Discreet Music #1

Navigating the “ambient” music landscape can be a perilous undertaking. The peaks reveal brilliant recordings whereas the valleys can often be home to “supermarket” or “new-age” music. It’s tricky.

On reflection I heard my first ambient (or minimalist) music listening to Eric Satie’s Gymnopédies on vinyl in my parents house. Satie’s intention was for his music to create a background atmosphere for an activity, dining for example, rather than have the music be the main focus of attention. Brian Eno had a different interpretation. For Eno, ambient music could be either “actively listened to with attention or as easily ignored, depending on the choice of the listener”. The music existed on the “cusp between melody and texture.” This interpretation feels right for me as in the case of Satie I find his music so powerful that it is impossible for me to ignore it. It may take me to another place but the music is firmly there with me, shaping that place. I also like that Eno, who is credited with coining the phrase “ambient music”, apparently chose the word because of the Latin term, ambire, to surround. This feels right too.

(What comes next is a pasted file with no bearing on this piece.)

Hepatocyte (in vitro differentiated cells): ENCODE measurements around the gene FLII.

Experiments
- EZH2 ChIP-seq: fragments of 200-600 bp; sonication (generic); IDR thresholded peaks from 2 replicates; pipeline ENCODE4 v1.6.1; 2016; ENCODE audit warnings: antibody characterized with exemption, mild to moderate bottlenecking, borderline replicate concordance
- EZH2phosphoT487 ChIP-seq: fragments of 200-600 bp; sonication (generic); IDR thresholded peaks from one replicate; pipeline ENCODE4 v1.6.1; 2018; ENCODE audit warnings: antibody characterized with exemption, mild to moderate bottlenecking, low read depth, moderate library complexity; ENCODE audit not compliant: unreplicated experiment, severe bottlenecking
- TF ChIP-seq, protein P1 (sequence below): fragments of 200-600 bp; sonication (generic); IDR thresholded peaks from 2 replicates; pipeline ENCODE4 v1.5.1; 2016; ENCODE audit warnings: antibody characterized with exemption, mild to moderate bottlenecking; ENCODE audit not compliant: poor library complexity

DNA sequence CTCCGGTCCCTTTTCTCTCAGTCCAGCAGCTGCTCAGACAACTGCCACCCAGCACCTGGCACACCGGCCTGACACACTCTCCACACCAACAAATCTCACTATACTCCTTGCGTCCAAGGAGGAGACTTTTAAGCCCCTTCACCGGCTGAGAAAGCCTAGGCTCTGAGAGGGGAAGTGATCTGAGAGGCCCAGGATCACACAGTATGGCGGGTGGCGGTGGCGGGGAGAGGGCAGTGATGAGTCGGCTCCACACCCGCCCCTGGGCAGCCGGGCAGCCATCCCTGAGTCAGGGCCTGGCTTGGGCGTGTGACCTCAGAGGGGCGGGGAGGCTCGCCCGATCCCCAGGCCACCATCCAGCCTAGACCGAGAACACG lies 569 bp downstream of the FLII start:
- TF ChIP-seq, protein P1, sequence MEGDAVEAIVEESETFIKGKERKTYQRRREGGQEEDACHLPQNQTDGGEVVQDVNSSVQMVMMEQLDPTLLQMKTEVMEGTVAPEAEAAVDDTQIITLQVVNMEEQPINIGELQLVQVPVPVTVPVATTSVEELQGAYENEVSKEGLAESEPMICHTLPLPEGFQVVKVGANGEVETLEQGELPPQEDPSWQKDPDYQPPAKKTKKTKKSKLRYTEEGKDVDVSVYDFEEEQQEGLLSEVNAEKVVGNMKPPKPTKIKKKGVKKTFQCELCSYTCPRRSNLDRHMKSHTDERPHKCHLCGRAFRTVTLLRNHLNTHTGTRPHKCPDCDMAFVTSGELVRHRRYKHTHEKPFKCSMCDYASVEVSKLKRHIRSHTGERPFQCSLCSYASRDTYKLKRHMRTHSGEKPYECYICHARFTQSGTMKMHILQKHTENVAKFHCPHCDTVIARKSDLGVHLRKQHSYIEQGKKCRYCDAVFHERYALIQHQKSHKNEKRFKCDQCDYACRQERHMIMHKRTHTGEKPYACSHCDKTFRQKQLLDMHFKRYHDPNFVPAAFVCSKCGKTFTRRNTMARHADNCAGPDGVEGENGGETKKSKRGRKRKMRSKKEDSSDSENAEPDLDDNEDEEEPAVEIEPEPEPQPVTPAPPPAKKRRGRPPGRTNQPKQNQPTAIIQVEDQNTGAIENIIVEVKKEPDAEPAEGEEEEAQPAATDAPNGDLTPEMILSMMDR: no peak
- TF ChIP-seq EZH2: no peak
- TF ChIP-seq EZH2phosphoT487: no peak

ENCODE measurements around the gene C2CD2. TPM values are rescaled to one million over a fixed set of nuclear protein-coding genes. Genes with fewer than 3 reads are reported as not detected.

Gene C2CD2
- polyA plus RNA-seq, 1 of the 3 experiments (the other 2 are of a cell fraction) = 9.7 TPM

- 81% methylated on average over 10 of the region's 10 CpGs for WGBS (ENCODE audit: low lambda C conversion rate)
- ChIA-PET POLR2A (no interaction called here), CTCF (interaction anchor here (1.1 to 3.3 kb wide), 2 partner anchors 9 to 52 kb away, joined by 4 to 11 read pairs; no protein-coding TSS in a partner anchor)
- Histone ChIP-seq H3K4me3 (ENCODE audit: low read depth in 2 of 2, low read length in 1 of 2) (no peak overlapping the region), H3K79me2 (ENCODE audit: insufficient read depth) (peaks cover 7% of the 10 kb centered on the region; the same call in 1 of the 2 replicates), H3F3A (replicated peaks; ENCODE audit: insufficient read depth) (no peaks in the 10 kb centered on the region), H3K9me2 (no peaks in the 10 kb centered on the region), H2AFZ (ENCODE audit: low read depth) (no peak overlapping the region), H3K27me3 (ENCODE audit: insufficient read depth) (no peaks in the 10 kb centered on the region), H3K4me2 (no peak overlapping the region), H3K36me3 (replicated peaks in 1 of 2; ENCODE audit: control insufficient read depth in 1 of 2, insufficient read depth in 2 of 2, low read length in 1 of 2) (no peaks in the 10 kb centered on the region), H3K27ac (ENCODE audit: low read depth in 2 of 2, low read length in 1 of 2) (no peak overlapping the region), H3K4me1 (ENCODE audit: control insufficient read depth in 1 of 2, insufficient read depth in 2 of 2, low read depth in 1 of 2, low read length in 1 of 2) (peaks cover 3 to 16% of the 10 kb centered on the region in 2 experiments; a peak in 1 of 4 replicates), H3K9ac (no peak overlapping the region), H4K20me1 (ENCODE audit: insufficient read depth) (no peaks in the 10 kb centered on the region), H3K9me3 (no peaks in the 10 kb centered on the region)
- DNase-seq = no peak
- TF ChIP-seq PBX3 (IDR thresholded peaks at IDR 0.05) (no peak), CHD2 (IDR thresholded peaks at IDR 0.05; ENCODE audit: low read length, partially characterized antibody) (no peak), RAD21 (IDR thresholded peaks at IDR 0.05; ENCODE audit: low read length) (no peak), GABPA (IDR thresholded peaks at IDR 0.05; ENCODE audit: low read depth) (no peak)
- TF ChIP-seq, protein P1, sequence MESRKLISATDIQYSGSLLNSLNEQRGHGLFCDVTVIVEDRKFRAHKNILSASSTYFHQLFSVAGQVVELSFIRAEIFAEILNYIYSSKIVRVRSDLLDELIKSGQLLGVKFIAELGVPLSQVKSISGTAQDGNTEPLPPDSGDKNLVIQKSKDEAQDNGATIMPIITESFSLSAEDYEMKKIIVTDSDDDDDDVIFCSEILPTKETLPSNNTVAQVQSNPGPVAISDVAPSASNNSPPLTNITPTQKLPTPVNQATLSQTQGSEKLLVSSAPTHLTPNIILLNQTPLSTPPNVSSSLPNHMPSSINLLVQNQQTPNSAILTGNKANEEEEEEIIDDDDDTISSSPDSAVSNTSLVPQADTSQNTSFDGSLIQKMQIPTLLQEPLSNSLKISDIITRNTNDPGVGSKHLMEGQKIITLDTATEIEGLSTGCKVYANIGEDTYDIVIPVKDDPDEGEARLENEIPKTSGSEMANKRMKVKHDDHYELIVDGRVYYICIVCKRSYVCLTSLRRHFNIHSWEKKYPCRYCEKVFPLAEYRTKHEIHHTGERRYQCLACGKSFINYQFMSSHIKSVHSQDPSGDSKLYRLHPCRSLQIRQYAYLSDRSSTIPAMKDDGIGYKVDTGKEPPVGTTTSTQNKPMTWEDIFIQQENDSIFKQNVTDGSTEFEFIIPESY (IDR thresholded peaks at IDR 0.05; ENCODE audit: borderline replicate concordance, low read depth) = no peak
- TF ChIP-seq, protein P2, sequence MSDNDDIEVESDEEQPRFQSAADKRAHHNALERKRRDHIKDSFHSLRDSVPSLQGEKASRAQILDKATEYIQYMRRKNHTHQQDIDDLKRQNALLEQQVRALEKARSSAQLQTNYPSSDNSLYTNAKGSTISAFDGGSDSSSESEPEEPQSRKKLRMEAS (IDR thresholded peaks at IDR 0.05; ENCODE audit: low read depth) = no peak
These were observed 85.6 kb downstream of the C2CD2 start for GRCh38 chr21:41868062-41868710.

This week I discovered Keith Fullerton Whitman and in particular his album, Playthroughs (Kranky, 2002). In terms of ambient, electronic, minimalist music the closing track, Modena, is astonishingly beautiful. It is a constantly evolving piece of music yet the shifts are subtle and when extended over its 17 minutes 4 seconds duration they are almost imperceptible. You will find yourself at some point in the track and things will be vaguely different to the way they were before but just as compelling. It is a mesmorising piece of music. Enjoy.

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1 reply »

  1. Kranky is such a good label, its actually worth exploring almost every name on it. That’s a lovely 17 minutes. Most enjoyable. Love the video too, (but are you allowed to record on a plane when it is landing? i think not!).
    Interesting to hear Eno’s ‘actively listen or easily ignored’ line. I always thought he wanted to fill the background, with all those ‘music for airports’ albums. Not the case obviously…

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